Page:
Friday, October 22, 2010

Language is a Living Museum

Is it hard to see that this country needs to have its own National Language Institute to train Papua New Guineans as linguists and literacy workers to serve as custodians of our Indigenous languages and as a special task force responsible for shouldering the national burden of eradicating literacy? We no longer can afford to lose many more of our languages. We are struggling with the slow pace in eradicating literacy. Language and literacy are the two sides of the same coin that we have not invested enough resources to develop.

The National Language Institute can serve other purposes as well. It can serve as the central point in facilitating research, development, symposiums, translations, and publication of such data that pertains to the status of language, the linguistic properties of our languages, and the evidence of the intellectual or epistemological foundations of our languages and cultures. The Institute can also serve as the center of cross fertilization of languages and involved in developing policies that concern themselves with language, literacy, and culture.

I am not the first to call for a National Language Institute. In the 1980s and 1990s, prominent linguists, the late Professor Otto Nekitel, and the then UPNG Vice Chancellor Joseph Sukwianomb made impassioned plea for the government to set up the Institute to no avail.

The difficulties we have in saving moribund languages, increasing our literacy rate, and poor protection of our biolinguistic diversity necessitate the establishment of a National Language Institute. This should also be one of the medium term goals of our national developmental plan. The Institute should to be set up as a fulfillment of our National Goals and Directive Principles, Basic Rights, and Basic Social Obligations.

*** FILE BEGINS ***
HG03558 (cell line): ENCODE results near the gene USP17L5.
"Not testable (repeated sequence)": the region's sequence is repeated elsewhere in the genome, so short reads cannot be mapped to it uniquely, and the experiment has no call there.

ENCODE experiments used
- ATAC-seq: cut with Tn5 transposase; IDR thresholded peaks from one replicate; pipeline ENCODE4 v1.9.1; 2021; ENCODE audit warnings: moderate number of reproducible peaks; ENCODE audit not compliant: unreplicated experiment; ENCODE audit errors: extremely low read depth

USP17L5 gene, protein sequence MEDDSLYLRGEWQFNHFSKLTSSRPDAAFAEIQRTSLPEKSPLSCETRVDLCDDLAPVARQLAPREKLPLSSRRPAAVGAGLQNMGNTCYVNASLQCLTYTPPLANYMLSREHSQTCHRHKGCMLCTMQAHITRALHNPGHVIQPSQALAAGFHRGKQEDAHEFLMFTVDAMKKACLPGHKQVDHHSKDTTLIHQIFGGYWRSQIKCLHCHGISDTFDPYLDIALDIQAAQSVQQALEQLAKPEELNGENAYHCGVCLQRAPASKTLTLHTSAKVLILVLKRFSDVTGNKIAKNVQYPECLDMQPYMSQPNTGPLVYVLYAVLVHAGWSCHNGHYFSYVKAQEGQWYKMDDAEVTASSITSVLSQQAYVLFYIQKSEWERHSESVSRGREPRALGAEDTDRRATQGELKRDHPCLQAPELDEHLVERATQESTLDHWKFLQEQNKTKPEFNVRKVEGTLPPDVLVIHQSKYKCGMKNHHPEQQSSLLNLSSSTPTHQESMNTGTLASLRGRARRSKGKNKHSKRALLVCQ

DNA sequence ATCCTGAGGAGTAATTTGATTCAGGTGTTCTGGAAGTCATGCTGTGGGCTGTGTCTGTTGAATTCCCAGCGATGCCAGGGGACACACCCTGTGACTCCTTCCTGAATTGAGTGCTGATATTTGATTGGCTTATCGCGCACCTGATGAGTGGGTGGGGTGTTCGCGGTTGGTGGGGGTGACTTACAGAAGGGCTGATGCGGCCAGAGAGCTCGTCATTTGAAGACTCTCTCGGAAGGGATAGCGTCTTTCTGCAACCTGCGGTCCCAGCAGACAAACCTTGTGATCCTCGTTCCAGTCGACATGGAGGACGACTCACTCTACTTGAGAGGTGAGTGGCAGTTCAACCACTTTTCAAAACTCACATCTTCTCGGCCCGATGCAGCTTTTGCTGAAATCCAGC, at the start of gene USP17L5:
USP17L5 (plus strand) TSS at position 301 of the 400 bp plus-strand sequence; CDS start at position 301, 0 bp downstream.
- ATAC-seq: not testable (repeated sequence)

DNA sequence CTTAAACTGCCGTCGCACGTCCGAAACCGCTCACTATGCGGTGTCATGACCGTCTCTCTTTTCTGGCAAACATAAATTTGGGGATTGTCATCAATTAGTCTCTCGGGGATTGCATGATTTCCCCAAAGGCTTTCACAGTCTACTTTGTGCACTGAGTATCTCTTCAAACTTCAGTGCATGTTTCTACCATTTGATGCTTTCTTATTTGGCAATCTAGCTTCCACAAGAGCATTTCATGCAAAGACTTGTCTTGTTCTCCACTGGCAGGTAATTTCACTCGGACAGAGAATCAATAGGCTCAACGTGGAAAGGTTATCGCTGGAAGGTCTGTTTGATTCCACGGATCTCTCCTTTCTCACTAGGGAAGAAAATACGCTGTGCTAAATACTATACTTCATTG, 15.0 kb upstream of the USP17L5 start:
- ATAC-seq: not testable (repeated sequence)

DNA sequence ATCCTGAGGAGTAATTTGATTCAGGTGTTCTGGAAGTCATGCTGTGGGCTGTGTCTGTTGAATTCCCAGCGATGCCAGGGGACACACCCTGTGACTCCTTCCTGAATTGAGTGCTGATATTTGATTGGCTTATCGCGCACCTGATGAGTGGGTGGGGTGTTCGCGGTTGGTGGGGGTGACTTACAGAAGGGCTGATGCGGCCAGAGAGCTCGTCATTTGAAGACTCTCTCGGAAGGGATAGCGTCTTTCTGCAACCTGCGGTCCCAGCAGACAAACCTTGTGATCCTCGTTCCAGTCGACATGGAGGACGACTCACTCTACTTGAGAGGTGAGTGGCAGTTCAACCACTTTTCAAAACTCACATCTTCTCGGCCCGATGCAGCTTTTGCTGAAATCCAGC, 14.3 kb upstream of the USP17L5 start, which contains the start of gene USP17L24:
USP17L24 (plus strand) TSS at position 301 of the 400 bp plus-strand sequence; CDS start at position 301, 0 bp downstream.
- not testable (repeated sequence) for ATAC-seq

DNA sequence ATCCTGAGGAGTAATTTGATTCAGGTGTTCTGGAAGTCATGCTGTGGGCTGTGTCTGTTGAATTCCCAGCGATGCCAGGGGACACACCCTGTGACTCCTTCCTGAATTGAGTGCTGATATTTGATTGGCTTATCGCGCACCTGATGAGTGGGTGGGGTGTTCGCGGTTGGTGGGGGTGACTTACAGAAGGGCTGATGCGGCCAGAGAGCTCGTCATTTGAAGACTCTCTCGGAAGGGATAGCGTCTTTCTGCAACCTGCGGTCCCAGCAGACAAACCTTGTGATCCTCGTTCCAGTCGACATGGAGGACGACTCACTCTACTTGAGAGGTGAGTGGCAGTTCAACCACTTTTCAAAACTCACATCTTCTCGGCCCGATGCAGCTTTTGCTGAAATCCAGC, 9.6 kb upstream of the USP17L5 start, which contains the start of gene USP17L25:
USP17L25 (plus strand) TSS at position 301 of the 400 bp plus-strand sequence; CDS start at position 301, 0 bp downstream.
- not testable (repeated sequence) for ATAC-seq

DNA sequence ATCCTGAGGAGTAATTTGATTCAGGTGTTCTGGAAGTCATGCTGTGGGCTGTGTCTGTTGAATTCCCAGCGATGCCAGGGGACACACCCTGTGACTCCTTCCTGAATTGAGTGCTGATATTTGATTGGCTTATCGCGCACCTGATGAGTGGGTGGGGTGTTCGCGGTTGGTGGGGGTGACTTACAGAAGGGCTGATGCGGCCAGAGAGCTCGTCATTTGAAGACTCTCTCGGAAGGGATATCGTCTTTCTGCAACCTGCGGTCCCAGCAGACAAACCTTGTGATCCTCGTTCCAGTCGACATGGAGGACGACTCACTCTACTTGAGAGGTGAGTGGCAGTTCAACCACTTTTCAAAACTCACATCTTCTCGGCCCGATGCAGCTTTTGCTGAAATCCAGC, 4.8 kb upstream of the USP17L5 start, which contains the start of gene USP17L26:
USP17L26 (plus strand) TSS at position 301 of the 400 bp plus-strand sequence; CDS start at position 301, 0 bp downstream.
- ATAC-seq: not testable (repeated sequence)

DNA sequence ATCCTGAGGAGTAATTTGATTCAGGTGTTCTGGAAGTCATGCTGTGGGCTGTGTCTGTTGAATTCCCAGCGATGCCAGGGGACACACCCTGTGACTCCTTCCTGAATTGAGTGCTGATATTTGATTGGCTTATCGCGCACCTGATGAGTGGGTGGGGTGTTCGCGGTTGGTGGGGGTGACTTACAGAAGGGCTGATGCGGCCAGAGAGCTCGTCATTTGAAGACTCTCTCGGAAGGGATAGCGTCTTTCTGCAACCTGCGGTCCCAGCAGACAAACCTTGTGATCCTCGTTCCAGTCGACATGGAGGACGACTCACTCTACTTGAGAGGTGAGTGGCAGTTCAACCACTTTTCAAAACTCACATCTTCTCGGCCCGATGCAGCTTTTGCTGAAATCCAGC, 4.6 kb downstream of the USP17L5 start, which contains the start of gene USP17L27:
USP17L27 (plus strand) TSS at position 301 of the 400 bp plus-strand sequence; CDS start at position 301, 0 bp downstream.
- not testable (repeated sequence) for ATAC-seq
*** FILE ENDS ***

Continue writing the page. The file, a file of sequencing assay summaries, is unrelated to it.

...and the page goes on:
In addition we need to create a law to protect our languages and enforce or reinforce the use of our languages in whatever form, medium, and where possible in our changing environment. Right now, even with a Language Policy in place no one seems to attend to it or own it for the greater benefit of all Papua New Guineans.

The importance of our national languages is taken on face value without there being any concerted efforts to see the development and protection of our languages. Our language diversity is closely linked to our biodiversity that without attending to the specific demands for protection, development, and sustainability we can lose cultures, knowledge, and people in this tide of modern changes on our shores in the form of economic development, negative social changes, media communication technologies, and the rush to modernize ourselves.

Papua New Guinea is a land of language diversity and biodiversity. An international scholar Tove Skutnabb Kangae (2003) observes that knowledge “about how to maintain biodiversity is encoded in small languages because it is their speakers who live in the world's biologically (and linguistically) most diverse areas.” The consequence of “killing these languages (or letting them) die is that we destroy the biodiversity in these areas.”